Thursday, June 14, 2007

Knut won't always be so cute

Did you know that American zoos pay a million dollars a year to rent a giant panda from the government of China? If you ask me, that's shocking fee to pay for an animal whose endangered status is a result of being too stupid to mate. But it hints at the big business that is zoology mixed with cute.

Nowhere is this more evident than in Germany, where adorable lil' six-month old polar bear cub Knut is still drawing record crowds and stuffing the coffers at the Berlin Zoo.

Knut became a local sensation when his circus performer mother rejected him and zookeepers, often sleeping on a mattress inside his cage, were forced to rear the infant bear. International attention followed when an animal rights activist seemed to suggest, in a quote taken woefully out of context, Knut would be better off dead than to suffer the humiliation of being a domestic pet.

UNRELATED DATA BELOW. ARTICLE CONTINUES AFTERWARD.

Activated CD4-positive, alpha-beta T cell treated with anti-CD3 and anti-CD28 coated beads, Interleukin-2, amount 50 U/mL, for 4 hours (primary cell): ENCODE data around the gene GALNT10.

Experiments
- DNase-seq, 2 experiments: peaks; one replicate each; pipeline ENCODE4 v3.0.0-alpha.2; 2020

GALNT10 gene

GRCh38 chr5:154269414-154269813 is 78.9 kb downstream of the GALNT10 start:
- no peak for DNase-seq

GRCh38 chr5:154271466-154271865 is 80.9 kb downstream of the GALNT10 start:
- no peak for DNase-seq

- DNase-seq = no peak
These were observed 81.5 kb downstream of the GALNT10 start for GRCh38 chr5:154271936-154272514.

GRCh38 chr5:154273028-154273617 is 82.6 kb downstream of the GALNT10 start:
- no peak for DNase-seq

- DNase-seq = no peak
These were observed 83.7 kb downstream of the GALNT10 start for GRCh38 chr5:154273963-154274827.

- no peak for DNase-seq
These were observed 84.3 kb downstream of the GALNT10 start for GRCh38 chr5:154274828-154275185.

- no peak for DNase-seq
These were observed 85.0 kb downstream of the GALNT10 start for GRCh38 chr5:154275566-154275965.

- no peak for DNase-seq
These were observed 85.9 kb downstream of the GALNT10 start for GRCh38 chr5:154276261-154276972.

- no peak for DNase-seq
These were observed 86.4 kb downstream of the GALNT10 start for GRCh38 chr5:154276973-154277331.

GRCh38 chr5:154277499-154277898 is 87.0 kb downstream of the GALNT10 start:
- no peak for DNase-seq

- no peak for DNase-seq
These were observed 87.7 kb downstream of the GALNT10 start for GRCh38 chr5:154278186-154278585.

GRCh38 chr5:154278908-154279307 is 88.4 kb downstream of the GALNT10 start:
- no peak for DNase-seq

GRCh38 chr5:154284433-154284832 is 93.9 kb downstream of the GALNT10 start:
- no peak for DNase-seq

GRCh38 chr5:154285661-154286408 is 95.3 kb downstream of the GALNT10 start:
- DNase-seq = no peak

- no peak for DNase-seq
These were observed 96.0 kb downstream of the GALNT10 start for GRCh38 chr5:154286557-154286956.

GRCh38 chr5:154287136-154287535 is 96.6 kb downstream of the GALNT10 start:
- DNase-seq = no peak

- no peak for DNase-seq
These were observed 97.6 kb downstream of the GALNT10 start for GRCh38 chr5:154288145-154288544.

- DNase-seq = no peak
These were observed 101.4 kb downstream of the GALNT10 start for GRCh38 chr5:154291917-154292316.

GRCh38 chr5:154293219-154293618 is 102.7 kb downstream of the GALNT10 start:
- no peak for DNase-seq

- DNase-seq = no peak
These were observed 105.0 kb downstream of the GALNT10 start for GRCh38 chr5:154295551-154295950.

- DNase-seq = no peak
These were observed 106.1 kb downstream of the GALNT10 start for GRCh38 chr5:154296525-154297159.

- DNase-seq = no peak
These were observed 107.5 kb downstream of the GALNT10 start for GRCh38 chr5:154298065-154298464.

Soon after the controversy, Knut was photographed by Annie Liebowitz, and became the subject of several hit songs. The polar bear's biography will be released in the fall.

To cash in on Knut-mania, German companies are now marketing everything from Knut chocolate to Knut ring tones.

As Germany shifts from a manufacturing-based economy to a Knut-based one, a pertinent question is raised: What will become of Germany when Knut grows up and develops the unfortunate small-headed lurchiness associated with the adult polar bear?

No one knows for sure, but it will be precarious times for France.

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